Argentina’s President Cristina Fernandez delivers a speech during a ceremony to commemorate the Sovereignty Day in San Pedro, Argentina, Tuesday, Nov. 20, 2012. Fernandez faced on Tuesday a nationwide strike led by union bosses who once were her most steadfast supporters. (AP Photo/Raul Ferrari,Telam)
BUENOS AIRES, Argentina (AP) — Argentina has finally run out of wiggle room in a billion-dollar showdown over foreign debts unpaid since the country’s world-record default a decade ago, and the stakes couldn’t be higher for President Cristina Fernandez.
Late Wednesday, a U.S. federal judge in New York ordered Argentina to pay immediately and in full everything it owes to what Fernandez calls “vulture funds” that she blames for much of her country’s troubles. That adds up to $1.3 billion, due by Dec. 15.
The judge also barred Argentina from paying other bondholders until it satisfies this judgment, putting the president’s back against the wall: If she doesn’t reverse her longstanding position and pay up, she risks triggering another historic Argentine debt default, this time totaling more than $20 billion.
“It is hardly an injustice to have legal rulings which, at long last, mean that Argentina must pay the debts which it owes. After ten years of litigation this is a just result,” U.S. District Judge Thomas Griesa concluded.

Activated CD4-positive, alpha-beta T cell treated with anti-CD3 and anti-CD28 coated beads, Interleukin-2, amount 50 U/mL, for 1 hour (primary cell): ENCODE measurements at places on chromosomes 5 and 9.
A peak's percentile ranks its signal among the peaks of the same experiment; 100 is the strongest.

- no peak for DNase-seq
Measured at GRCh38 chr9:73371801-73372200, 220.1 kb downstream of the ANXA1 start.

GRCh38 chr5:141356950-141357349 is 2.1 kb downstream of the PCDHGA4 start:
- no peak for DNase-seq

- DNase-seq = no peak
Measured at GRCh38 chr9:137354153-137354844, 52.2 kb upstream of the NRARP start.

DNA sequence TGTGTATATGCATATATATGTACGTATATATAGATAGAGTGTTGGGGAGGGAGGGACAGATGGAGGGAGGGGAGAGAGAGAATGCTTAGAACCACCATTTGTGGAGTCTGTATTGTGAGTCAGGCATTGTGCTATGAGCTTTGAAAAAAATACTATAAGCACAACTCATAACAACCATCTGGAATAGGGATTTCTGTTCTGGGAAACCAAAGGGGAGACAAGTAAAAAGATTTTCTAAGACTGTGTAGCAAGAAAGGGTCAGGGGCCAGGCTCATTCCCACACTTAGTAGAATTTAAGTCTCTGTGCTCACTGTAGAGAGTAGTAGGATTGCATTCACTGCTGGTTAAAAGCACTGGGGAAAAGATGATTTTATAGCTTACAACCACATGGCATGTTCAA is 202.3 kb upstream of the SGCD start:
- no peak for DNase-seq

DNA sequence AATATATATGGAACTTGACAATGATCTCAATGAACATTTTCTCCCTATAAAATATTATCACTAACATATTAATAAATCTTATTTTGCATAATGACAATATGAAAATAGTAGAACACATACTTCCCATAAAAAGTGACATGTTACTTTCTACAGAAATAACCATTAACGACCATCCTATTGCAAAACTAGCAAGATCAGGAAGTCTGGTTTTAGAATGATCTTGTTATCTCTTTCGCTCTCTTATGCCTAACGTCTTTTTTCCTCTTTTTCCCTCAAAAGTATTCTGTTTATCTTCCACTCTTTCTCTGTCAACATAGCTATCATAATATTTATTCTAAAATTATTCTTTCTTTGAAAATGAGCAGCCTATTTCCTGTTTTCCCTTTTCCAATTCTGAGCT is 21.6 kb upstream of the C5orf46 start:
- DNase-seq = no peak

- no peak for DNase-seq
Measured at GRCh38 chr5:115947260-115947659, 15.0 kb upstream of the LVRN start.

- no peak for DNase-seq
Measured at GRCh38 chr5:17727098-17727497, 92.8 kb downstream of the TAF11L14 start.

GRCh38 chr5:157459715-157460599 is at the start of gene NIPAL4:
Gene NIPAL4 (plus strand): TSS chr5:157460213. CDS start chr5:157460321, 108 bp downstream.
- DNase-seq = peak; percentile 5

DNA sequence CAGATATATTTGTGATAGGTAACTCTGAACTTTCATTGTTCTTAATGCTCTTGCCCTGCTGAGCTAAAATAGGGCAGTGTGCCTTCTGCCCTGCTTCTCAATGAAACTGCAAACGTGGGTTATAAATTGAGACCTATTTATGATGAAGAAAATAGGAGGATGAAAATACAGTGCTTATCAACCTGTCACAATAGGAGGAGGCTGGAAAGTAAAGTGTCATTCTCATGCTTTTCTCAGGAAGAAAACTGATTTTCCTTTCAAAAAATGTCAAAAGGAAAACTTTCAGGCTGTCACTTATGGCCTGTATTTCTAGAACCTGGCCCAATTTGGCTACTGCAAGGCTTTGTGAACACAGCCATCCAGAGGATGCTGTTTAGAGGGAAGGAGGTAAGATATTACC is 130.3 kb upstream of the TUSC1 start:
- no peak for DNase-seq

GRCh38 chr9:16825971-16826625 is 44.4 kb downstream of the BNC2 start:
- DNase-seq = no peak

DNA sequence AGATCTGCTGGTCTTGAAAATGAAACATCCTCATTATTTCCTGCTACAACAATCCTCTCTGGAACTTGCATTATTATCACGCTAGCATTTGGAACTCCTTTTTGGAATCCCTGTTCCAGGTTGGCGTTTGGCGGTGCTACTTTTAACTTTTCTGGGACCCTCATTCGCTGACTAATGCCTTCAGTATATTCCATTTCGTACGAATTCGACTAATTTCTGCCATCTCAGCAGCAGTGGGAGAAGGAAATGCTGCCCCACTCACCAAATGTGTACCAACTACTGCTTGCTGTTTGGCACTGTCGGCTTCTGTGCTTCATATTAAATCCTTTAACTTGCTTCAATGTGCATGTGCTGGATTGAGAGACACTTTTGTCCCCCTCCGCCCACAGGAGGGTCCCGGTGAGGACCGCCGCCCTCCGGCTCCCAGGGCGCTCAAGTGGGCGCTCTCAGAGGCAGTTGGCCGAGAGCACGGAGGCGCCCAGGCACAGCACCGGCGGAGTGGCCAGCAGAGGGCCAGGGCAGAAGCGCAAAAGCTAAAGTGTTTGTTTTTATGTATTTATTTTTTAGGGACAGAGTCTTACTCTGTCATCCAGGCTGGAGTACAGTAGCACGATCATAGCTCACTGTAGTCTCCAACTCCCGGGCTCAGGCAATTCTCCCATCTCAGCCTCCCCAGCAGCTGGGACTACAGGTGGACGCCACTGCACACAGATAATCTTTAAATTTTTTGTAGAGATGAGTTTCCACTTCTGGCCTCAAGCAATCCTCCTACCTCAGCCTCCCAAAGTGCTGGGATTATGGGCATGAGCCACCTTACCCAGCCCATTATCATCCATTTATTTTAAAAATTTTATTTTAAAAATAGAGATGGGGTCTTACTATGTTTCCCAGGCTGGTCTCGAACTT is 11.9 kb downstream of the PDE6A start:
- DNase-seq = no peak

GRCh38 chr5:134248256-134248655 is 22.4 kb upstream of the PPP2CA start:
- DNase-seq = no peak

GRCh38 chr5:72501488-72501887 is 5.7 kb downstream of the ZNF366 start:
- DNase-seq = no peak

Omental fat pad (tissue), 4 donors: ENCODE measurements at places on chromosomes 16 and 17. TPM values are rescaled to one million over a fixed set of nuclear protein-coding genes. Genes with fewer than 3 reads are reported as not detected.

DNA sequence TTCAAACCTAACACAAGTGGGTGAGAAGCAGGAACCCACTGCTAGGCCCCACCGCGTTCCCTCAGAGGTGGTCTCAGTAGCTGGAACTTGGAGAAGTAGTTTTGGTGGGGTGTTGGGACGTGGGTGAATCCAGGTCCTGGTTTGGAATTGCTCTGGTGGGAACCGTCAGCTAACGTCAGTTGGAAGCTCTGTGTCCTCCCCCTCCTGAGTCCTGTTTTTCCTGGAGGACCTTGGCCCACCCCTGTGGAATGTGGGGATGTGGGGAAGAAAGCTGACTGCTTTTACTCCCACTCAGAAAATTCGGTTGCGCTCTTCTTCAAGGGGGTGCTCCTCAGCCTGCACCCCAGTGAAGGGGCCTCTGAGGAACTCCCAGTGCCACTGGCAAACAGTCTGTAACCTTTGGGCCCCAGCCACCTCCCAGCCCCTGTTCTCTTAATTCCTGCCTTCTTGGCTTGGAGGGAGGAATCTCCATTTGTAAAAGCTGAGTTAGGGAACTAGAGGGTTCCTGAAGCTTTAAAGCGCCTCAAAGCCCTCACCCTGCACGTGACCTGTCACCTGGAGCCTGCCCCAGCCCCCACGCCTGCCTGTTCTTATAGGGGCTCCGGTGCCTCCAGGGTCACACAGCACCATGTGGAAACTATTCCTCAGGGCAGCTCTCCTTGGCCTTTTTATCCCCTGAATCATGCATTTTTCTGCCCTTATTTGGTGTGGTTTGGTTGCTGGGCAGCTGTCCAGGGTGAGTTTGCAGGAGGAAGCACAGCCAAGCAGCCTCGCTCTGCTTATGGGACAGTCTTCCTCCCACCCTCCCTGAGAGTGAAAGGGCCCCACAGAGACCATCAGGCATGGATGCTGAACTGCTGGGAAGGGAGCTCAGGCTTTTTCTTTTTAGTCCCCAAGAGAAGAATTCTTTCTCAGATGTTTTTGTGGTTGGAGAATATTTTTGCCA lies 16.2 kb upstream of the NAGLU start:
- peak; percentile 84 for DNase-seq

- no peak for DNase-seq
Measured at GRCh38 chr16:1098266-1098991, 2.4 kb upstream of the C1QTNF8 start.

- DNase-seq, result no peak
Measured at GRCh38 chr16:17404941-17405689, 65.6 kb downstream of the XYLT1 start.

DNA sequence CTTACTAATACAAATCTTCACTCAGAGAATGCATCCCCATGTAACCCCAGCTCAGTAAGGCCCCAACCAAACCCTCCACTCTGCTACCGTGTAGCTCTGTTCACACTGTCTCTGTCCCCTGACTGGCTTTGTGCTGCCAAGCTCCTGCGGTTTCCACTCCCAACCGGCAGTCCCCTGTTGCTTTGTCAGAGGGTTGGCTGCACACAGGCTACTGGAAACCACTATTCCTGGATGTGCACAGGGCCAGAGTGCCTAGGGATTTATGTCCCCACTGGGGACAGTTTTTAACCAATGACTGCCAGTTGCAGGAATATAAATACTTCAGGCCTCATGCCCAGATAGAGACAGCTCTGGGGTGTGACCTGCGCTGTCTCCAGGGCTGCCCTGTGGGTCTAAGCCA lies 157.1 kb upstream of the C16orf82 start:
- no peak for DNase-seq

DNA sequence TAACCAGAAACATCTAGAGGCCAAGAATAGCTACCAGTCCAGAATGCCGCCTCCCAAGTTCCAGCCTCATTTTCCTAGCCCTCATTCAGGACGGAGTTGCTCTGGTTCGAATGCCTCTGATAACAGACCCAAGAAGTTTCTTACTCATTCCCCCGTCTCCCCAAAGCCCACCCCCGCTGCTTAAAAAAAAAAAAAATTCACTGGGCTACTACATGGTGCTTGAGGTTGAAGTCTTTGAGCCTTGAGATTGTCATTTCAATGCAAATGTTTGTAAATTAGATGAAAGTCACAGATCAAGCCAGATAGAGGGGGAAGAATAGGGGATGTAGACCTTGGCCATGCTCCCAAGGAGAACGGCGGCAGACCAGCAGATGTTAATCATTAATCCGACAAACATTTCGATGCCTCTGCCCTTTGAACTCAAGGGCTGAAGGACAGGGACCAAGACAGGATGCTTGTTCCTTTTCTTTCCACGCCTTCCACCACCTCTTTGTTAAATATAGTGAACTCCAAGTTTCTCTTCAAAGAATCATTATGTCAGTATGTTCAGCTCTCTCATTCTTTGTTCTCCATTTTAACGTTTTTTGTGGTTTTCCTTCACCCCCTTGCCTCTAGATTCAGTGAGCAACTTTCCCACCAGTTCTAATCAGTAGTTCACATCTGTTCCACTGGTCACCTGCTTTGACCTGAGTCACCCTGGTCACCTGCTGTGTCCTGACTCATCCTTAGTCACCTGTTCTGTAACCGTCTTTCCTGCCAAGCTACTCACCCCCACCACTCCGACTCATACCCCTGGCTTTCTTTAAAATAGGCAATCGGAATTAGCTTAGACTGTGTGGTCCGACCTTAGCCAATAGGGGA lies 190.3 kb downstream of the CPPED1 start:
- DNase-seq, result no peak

Griesa’s orders were delivered just before the long Thanksgiving holiday closed markets in New York until Monday.
Responding to the judge, Argentine Economy Minister Hernan Lorenzino said Thursday that it is not a fair decision to pay the vulture funds and that the government will continue to defend its position using all legal means.
“We believe that in the chamber new arguments will be presented on behalf of Argentina and all the bondholders who went before Griesa,” Lorenzino told reporters.
“If that’s the case, we’ll fight all decisions that are against the interests of our country,” Lorenzino said, adding that Argentina is ready to appeal to the U.S. Supreme Court.